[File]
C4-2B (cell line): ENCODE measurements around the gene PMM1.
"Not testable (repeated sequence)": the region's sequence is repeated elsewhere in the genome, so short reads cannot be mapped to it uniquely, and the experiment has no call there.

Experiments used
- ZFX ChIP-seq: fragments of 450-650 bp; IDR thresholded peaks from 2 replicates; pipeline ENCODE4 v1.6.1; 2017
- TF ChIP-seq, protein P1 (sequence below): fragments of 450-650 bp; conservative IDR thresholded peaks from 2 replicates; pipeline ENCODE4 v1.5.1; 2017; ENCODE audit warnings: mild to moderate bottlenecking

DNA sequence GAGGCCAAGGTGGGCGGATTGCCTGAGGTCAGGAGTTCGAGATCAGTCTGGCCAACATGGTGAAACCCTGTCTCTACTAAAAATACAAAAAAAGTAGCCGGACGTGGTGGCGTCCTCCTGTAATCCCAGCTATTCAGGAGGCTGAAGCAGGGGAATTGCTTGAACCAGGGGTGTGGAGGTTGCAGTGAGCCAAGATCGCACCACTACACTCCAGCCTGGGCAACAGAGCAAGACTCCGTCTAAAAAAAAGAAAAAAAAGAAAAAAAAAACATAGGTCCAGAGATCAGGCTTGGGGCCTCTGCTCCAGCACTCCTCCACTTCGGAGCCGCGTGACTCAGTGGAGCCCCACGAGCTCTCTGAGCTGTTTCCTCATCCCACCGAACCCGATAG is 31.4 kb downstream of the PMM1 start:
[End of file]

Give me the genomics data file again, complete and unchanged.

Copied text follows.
C4-2B (cell line): ENCODE measurements around the gene PMM1.
"Not testable (repeated sequence)": the region's sequence is repeated elsewhere in the genome, so short reads cannot be mapped to it uniquely, and the experiment has no call there.

Experiments used
- ZFX ChIP-seq: fragments of 450-650 bp; IDR thresholded peaks from 2 replicates; pipeline ENCODE4 v1.6.1; 2017
- TF ChIP-seq, protein P1 (sequence below): fragments of 450-650 bp; conservative IDR thresholded peaks from 2 replicates; pipeline ENCODE4 v1.5.1; 2017; ENCODE audit warnings: mild to moderate bottlenecking

DNA sequence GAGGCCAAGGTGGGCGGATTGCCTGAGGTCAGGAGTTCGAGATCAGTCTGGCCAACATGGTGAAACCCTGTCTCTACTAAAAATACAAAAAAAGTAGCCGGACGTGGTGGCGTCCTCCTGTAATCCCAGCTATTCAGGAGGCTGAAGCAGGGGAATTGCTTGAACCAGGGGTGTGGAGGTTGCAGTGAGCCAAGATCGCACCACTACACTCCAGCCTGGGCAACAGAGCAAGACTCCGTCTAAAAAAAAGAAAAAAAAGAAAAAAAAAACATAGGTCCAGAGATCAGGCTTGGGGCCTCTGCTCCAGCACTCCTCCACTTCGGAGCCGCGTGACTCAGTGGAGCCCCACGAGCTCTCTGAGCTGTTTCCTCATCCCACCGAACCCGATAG is 31.4 kb downstream of the PMM1 start: